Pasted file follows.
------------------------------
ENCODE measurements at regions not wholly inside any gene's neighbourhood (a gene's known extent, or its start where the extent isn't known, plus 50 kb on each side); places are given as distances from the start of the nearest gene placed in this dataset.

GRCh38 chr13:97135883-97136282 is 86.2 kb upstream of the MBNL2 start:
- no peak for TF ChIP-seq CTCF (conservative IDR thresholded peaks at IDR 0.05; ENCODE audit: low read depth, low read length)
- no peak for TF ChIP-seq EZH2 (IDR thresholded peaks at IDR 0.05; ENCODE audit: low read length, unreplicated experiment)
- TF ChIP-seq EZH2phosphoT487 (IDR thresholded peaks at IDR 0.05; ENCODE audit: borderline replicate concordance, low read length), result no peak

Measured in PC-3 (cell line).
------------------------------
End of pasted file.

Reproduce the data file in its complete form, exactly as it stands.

ENCODE measurements at regions not wholly inside any gene's neighbourhood (a gene's known extent, or its start where the extent isn't known, plus 50 kb on each side); places are given as distances from the start of the nearest gene placed in this dataset.

GRCh38 chr13:97135883-97136282 is 86.2 kb upstream of the MBNL2 start:
- no peak for TF ChIP-seq CTCF (conservative IDR thresholded peaks at IDR 0.05; ENCODE audit: low read depth, low read length)
- no peak for TF ChIP-seq EZH2 (IDR thresholded peaks at IDR 0.05; ENCODE audit: low read length, unreplicated experiment)
- TF ChIP-seq EZH2phosphoT487 (IDR thresholded peaks at IDR 0.05; ENCODE audit: borderline replicate concordance, low read length), result no peak

Measured in PC-3 (cell line).